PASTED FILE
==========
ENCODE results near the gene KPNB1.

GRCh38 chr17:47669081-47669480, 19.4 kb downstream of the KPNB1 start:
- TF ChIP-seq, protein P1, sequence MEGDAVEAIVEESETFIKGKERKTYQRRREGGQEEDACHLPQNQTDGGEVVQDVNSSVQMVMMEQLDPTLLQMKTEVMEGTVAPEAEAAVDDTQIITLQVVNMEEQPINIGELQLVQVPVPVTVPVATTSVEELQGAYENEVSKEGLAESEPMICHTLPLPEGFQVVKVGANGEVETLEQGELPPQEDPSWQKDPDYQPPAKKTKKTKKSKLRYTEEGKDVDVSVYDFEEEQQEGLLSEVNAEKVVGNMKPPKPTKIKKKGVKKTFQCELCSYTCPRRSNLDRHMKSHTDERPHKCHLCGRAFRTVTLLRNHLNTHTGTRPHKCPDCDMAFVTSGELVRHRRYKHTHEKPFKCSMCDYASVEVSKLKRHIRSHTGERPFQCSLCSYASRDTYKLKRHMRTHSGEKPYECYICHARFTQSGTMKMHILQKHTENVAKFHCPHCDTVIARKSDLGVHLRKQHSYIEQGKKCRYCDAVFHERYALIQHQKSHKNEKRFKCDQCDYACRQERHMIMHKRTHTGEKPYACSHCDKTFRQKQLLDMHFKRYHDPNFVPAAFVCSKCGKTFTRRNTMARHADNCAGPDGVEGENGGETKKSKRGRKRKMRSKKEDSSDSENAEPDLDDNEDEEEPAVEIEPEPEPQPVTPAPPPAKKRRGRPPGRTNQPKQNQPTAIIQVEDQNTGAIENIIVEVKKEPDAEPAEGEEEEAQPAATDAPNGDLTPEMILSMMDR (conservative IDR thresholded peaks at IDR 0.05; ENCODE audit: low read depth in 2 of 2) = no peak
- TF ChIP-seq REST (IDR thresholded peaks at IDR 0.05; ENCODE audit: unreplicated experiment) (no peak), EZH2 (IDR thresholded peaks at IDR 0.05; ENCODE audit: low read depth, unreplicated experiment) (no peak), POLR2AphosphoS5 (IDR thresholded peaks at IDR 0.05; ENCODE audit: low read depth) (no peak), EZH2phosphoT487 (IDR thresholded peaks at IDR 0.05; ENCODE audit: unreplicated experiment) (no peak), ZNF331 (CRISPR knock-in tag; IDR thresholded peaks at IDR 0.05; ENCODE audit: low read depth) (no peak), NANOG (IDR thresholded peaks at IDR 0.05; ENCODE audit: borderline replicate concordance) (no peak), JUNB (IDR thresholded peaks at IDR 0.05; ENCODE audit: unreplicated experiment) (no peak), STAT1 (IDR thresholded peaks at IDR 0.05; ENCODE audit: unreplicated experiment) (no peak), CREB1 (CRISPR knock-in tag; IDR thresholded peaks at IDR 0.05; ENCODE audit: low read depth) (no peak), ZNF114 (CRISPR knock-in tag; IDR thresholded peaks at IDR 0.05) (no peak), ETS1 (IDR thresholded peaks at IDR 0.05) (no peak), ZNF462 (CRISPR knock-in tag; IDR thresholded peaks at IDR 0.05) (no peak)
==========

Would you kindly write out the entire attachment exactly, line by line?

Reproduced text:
ENCODE results near the gene KPNB1.

GRCh38 chr17:47669081-47669480, 19.4 kb downstream of the KPNB1 start:
- TF ChIP-seq, protein P1, sequence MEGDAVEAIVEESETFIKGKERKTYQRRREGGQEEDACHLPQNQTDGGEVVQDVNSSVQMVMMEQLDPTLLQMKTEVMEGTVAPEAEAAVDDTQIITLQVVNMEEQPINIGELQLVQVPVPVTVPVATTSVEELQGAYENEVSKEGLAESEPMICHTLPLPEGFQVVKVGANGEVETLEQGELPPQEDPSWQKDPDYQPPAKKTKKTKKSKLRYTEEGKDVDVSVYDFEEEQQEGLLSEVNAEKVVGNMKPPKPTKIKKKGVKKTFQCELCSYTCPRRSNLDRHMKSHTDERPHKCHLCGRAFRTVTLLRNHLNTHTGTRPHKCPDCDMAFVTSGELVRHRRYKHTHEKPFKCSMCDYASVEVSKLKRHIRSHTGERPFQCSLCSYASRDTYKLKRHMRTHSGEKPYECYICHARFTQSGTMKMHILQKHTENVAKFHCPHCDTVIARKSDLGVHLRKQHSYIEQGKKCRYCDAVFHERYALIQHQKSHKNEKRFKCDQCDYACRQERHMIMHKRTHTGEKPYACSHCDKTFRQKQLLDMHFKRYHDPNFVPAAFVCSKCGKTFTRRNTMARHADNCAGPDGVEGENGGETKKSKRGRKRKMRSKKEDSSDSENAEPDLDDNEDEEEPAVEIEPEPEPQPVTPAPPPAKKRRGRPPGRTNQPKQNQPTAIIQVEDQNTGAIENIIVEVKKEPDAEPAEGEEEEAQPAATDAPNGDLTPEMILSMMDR (conservative IDR thresholded peaks at IDR 0.05; ENCODE audit: low read depth in 2 of 2) = no peak
- TF ChIP-seq REST (IDR thresholded peaks at IDR 0.05; ENCODE audit: unreplicated experiment) (no peak), EZH2 (IDR thresholded peaks at IDR 0.05; ENCODE audit: low read depth, unreplicated experiment) (no peak), POLR2AphosphoS5 (IDR thresholded peaks at IDR 0.05; ENCODE audit: low read depth) (no peak), EZH2phosphoT487 (IDR thresholded peaks at IDR 0.05; ENCODE audit: unreplicated experiment) (no peak), ZNF331 (CRISPR knock-in tag; IDR thresholded peaks at IDR 0.05; ENCODE audit: low read depth) (no peak), NANOG (IDR thresholded peaks at IDR 0.05; ENCODE audit: borderline replicate concordance) (no peak), JUNB (IDR thresholded peaks at IDR 0.05; ENCODE audit: unreplicated experiment) (no peak), STAT1 (IDR thresholded peaks at IDR 0.05; ENCODE audit: unreplicated experiment) (no peak), CREB1 (CRISPR knock-in tag; IDR thresholded peaks at IDR 0.05; ENCODE audit: low read depth) (no peak), ZNF114 (CRISPR knock-in tag; IDR thresholded peaks at IDR 0.05) (no peak), ETS1 (IDR thresholded peaks at IDR 0.05) (no peak), ZNF462 (CRISPR knock-in tag; IDR thresholded peaks at IDR 0.05) (no peak)